Be Informed, Be Healthy? A Critique of the Nation’s Approach to A Healthier Lifestyle – Emily Simmons
Obesity is one of the most significant public health concerns of today. The obesity epidemic in the United States is often a top long term priority for many local public health organizations around the country as well as larger national organizations such as the Centers for Disease Control and Prevention (CDC). In 2007-2008, the prevalence of obesity was 32.2% among adult men, 35.5% among adult women, which is defined as having a BMI of 30 or higher (1). Similarly, from 2007-2008 among children and adolescents from two to nineteen years of age, 11.9% were at or above the 97th percentile of the BMI-for-age growth chart, and 31.7% were at or above the 85th percentile (2). There are many causes of obesity, but the two arguments lie in the lack of physical activity and the lack of proper nutrition. According to the CDC, less than 25% of adolescents eat the daily recommended servings of fruits and vegetables and few get regular physical activity, certainly less regular than the recommended thirty minutes per day.
All of these factors combined result in an increasing number of overweight and obese children, adolescents, and adults in the United States. This is most certainly not anything that we did not already know. Government agencies have been rolling out public health campaigns for decades that try to convince the general public that eating five fruits and vegetables a day and following the food pyramid and exercising regularly will drastically reduce your chances of being obese, and subsequently reduce your risk of heart disease, diabetes, and stroke (just to name a few). So, what are we doing wrong? How is it that we have been fighting the obesity epidemic for so long, and yet we have failed so miserably? Below, I offer three arguments for why these campaigns have not worked, and three changes that could be made to existing programs (or new programs), according to social science theory, that could achieve better results and a healthier population.
Critique 1: Current Interventions Assume Individuals Make Rational Decisions - Use of the Health Belief Model
The King County public health department in Seattle, Washington rolled out a new campaign in early 2009 that targets the obesity (3). This campaign is aimed at “getting chain restaurant customers to read menu labels and make healthier choices” (3). The King County public health officials placed posters in subways and around town in general that consisted of images of a regular fast food meal with 1310 calories printed beside the picture and the same image except with a smaller portion off fries and a diet soda with 740 calories printed next to it. Clearly, there are multiple concerns with this intervention. First, it relays to the public that you can eat fast food meals, as long as they are with a diet soda and a smaller serving of French fries. The public health department of King County is suggesting that, by cutting back on the fries and incorporating a diet soda into your meal, you will be informed and healthy. Secondly, it suggests that counting your calories is all that you need to do in order to be healthy. And most importantly, it is relying on the fundamental belief that individuals make rational decisions.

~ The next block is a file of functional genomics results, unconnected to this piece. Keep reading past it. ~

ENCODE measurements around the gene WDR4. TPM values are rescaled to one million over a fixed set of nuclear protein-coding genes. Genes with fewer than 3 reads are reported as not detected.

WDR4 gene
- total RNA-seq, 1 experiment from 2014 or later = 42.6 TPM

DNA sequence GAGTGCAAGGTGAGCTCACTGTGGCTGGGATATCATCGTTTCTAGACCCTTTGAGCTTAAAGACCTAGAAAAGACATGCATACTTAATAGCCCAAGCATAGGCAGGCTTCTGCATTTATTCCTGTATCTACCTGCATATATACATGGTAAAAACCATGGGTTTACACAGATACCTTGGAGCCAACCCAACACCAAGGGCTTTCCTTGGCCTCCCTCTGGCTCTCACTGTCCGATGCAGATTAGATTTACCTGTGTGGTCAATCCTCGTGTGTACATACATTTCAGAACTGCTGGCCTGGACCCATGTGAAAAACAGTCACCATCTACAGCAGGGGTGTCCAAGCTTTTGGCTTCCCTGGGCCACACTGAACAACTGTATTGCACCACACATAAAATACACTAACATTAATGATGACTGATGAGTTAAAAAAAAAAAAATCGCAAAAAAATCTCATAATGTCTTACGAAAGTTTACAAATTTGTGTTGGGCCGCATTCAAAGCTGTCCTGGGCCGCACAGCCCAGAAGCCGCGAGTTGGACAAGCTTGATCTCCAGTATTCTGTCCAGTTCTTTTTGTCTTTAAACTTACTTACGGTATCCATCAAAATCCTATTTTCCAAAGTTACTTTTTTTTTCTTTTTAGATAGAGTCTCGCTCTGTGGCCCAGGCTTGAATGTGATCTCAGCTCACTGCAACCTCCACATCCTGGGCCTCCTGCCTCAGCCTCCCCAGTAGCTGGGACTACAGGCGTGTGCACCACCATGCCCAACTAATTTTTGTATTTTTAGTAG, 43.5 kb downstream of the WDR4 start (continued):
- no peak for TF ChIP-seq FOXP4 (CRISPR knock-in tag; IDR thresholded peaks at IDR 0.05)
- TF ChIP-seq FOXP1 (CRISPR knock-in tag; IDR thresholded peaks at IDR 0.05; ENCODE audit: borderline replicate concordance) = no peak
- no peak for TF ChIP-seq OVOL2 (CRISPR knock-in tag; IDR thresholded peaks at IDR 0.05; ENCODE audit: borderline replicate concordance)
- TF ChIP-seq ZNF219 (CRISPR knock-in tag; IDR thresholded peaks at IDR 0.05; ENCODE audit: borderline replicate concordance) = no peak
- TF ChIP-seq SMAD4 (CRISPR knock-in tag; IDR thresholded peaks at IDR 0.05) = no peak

The New York City Department of Public Health and Mental Hygiene began a campaign in 2009 that was targeted at reducing consumption of soda and other sugary drinks. The “Pouring On the Pounds” campaign consists of a signature image in which a bottle of soda, sports drink, or sweetened iced tea turns into a blob of fat as it reaches the glass followed by the slogan, “Don’t Drink Yourself Fat.” According to the New York City Department of Public Health, these images are “a stark reminder of how these products can lead to obesity and related health problems” (4). While it is true that drinks such as soda or sweetened iced tea are high in sugar, and thus usually high in empty calories that could easily be avoided with a glass of water, this campaign is still relying heavily on the notion that once people see this poster or commercial, they will immediately make the rational decision to put down their Coca-Cola Classic and reach for that glass of low-fat milk instead. Despite campaigns such as this, all signs point to the fact that soft drink consumption is on the rise, with the average daily consumption of soft drinks doubling from adolescent females and tripling among adolescent males form 1978 to 1998 (5).
These two recent campaigns are just two examples of countless that try to change the public’s behaviors by appealing to the rationality of those behaviors. Health departments and government agencies across the nation have somehow decided that by engaging the rational and intellectual part of individuals change will ensue. However, with obvious facts of increased risk of disease and shock-filled images, the general population continues to consume the fatty foods, soft drinks, and other unhealthy drinks and foods thereby neglecting all reason and rationality for the more pleasurable experience.
Critique 2: Current Interventions Do Not Address Self-Efficacy